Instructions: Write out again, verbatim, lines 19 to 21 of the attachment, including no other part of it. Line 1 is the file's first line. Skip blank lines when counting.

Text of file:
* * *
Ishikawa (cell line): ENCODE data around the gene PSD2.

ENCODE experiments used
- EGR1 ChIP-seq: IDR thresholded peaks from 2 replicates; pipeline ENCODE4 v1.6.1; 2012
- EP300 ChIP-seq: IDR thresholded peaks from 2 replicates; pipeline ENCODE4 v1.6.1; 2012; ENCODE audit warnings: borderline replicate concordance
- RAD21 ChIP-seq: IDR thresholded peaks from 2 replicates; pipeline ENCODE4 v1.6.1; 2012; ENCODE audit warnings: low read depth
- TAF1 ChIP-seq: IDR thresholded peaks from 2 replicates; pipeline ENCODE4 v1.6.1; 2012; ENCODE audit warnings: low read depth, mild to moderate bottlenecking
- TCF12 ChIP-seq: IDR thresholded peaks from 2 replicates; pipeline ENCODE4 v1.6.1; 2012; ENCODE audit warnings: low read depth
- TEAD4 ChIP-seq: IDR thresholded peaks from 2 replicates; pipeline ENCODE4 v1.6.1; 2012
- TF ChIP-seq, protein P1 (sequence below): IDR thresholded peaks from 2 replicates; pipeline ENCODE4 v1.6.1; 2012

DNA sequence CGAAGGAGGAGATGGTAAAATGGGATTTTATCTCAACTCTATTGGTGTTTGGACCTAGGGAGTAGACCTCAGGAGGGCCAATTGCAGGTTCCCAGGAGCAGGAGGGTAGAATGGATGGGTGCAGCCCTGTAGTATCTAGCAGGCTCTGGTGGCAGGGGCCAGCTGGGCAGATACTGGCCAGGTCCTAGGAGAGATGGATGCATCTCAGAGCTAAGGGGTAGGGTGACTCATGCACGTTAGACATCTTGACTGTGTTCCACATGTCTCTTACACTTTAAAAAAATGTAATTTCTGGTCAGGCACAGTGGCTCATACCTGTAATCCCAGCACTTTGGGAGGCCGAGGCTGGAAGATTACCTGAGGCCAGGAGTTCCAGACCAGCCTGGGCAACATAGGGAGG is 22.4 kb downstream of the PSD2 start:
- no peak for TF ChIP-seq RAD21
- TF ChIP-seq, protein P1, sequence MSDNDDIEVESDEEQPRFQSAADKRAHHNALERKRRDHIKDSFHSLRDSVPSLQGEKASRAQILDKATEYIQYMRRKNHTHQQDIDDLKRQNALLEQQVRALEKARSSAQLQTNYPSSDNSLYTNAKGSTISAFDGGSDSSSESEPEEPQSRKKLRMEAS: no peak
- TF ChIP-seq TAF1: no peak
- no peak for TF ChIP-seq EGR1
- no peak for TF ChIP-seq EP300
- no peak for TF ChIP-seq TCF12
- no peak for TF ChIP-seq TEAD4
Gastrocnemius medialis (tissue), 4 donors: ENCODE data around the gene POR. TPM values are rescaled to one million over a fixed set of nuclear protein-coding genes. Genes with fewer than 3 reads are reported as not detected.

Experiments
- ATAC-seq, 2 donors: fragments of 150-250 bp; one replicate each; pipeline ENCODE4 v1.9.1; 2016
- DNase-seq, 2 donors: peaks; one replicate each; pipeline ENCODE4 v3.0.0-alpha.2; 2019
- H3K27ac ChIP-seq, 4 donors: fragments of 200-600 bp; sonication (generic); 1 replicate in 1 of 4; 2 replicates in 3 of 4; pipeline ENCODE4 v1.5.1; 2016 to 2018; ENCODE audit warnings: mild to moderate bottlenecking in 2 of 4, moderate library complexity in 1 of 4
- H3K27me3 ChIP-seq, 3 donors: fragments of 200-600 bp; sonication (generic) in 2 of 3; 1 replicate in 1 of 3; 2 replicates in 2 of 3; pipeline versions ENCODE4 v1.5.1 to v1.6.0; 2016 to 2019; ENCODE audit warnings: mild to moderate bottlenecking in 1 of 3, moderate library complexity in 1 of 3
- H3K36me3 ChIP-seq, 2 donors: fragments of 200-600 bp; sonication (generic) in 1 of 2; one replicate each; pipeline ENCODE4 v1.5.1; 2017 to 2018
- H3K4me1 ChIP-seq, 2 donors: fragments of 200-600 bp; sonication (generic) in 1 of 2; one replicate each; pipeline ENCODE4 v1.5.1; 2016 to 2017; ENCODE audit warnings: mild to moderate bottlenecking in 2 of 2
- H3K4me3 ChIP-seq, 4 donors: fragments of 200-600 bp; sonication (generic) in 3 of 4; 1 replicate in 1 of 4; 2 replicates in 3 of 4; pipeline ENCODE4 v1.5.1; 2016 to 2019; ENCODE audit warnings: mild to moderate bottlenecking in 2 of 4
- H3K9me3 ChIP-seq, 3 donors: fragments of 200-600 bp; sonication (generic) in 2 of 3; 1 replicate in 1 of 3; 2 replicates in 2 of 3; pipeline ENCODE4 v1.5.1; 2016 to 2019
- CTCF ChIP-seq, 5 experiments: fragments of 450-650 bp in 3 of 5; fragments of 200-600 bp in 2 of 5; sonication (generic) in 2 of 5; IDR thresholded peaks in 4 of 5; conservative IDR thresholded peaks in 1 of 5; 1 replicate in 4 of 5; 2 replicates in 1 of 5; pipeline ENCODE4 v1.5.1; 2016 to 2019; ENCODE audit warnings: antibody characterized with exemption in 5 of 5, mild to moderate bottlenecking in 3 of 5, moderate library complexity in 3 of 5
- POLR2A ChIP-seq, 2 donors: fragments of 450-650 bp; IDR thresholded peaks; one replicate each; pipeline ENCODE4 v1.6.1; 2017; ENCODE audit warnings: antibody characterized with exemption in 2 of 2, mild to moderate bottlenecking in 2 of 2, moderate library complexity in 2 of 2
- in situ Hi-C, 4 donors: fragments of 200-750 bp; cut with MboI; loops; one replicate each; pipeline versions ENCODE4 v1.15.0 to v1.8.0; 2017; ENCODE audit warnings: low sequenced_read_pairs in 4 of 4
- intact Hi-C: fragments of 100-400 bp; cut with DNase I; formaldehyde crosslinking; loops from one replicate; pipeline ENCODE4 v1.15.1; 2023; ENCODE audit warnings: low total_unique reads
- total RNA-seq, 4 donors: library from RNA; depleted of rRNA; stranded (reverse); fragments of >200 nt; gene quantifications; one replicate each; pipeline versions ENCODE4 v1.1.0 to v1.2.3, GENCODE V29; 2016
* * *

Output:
Experiments
- ATAC-seq, 2 donors: fragments of 150-250 bp; one replicate each; pipeline ENCODE4 v1.9.1; 2016
- DNase-seq, 2 donors: peaks; one replicate each; pipeline ENCODE4 v3.0.0-alpha.2; 2019